Imperial Fringe-goers explored their inner-detective last night, tackling crime scenes and cracking cases.
Imperial's Caroline Brogan gathered evidence of the scenes - a video roundup, some photos, and social media posts - before making a clean getaway:
Friendly crime scene robot De Niro, created by researchers from the Dyson School of Design Engineering, collected evidence and mapped crime scenes.
What’s in a fingerprint? Fringe visitors explored the chemical clues hidden within their fingerprints, which in a real crime scene could identify traces of elicit substances.
Reseachers from the Division of Brain Sciences talked about their work in identifying the differences between recreational and compulsive gambling that could ultimately lead to crime.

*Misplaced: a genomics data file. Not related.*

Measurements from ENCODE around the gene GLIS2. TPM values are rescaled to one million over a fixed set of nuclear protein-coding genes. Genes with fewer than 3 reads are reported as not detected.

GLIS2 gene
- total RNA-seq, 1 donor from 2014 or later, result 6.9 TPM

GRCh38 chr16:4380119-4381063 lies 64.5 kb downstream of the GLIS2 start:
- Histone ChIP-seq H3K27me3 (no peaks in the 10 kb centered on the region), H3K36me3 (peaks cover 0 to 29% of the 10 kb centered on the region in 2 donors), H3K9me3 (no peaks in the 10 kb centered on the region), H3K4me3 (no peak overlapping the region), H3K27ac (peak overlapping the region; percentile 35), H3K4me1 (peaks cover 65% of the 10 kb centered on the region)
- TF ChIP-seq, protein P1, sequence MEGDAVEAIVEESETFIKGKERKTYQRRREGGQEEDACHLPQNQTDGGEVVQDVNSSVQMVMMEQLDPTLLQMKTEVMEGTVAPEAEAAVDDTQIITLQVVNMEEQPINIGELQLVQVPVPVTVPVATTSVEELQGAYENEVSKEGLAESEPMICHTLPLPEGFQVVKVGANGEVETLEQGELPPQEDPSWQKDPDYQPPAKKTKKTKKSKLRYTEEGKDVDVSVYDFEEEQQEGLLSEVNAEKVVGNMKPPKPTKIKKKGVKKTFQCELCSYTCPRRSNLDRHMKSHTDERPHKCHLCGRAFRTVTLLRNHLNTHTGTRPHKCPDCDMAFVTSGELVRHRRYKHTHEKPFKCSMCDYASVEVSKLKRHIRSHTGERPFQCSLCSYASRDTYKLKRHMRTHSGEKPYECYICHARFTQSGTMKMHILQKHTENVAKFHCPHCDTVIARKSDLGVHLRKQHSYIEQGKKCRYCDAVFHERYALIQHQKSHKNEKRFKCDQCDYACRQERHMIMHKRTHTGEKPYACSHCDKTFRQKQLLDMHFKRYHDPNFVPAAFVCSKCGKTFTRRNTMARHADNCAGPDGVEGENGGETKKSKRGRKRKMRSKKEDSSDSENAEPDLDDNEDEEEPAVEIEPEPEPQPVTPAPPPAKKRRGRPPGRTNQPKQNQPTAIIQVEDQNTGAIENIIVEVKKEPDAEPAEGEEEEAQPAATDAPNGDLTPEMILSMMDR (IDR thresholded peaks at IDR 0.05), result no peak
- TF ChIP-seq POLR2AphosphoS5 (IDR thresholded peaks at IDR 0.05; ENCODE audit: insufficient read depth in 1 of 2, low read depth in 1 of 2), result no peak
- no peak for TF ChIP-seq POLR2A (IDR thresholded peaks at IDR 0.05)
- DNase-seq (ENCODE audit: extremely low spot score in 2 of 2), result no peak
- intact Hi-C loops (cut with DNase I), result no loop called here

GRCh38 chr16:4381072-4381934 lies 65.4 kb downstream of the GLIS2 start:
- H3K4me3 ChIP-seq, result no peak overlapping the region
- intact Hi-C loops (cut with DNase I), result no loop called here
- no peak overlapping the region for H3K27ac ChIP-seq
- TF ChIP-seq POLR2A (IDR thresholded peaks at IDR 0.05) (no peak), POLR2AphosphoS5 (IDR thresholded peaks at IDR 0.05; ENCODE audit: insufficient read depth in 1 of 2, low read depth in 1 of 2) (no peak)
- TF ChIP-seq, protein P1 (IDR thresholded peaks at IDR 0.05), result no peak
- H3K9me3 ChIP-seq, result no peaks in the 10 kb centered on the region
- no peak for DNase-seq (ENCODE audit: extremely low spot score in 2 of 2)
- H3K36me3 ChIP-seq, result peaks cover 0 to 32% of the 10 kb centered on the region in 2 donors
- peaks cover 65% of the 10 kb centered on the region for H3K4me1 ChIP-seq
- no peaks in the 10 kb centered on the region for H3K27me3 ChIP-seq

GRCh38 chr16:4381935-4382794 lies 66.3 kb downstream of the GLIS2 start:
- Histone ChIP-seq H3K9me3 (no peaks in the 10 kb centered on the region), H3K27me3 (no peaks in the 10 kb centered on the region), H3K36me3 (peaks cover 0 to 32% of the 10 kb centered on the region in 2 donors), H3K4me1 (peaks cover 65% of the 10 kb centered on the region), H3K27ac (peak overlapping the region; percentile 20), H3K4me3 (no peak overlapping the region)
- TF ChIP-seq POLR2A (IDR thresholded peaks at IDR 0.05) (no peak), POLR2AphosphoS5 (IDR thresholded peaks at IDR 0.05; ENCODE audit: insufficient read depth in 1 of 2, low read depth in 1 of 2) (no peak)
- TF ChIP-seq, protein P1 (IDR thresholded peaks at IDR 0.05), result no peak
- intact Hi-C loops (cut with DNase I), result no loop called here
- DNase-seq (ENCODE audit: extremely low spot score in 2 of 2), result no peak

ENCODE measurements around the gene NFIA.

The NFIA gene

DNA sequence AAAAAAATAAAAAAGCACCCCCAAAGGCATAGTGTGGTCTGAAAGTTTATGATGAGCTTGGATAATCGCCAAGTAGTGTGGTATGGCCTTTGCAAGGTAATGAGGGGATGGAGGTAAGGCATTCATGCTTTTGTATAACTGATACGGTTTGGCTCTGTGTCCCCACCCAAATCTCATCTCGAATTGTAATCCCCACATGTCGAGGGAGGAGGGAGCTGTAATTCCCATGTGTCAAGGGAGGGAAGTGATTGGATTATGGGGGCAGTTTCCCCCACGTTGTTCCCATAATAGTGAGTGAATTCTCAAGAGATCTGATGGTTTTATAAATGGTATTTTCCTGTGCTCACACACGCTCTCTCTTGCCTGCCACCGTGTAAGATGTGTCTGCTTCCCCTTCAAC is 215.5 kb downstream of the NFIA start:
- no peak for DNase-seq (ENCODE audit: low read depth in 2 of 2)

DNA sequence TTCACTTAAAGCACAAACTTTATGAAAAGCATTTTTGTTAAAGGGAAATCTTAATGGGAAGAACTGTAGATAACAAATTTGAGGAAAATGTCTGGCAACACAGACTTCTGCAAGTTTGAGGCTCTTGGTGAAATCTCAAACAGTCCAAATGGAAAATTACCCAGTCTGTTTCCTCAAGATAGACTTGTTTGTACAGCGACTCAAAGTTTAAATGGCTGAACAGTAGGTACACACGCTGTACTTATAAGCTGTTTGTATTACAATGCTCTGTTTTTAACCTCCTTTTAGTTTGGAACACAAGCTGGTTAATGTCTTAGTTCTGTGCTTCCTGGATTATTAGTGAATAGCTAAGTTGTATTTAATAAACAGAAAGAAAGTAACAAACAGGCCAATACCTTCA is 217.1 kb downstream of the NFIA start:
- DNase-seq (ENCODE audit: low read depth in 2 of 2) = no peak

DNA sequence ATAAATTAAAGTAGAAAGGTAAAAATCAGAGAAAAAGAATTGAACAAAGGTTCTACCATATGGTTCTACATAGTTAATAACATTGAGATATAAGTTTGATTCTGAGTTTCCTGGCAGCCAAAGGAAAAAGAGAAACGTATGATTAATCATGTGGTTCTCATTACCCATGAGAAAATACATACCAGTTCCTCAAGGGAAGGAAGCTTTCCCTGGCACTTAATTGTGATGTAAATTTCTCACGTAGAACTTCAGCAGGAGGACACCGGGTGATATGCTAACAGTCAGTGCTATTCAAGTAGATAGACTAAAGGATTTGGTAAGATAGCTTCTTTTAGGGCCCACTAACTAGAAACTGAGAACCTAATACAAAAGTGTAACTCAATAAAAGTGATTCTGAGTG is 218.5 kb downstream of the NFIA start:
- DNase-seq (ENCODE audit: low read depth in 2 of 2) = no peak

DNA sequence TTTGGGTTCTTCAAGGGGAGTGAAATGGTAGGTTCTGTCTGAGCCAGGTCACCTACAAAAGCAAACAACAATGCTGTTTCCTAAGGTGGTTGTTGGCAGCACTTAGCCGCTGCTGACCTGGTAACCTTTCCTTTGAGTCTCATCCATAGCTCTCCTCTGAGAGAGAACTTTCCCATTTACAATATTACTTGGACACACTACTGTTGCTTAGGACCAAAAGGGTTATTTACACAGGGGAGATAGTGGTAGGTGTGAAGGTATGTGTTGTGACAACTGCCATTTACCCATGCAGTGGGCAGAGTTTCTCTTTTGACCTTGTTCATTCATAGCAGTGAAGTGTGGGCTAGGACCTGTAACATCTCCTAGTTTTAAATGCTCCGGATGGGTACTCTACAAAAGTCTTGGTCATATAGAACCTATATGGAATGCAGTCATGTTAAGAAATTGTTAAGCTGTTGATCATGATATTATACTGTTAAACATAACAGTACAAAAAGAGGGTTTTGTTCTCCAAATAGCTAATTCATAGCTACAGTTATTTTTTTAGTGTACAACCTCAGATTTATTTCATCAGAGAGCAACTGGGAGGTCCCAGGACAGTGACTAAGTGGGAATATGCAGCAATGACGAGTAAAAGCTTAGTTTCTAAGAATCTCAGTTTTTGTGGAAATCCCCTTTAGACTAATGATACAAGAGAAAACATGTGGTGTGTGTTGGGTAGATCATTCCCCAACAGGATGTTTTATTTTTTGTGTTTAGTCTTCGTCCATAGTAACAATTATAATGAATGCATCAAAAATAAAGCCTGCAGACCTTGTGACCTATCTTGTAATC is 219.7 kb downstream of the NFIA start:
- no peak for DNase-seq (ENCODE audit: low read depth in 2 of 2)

Mug shots: Fringe-goers learned what it was like to be in a line-up of suspects, and were taught how to spot a liar with journalists from I ,Science magazine, before posing for a mugshot.
CSI: Chemistry Station of Investigation: Amateur investigators searched for traces of DNA (strawberry DNA, to be precise) on a murder victim’s clothes, and matched footprints to solve the mystery, with Imperial’s Chemistry Society.
Crowds of crime scene investigators gathered behind police lines for Thursday’s #impfringe.
See what our detainees themselves made of the event below, with this round up of social media activity:
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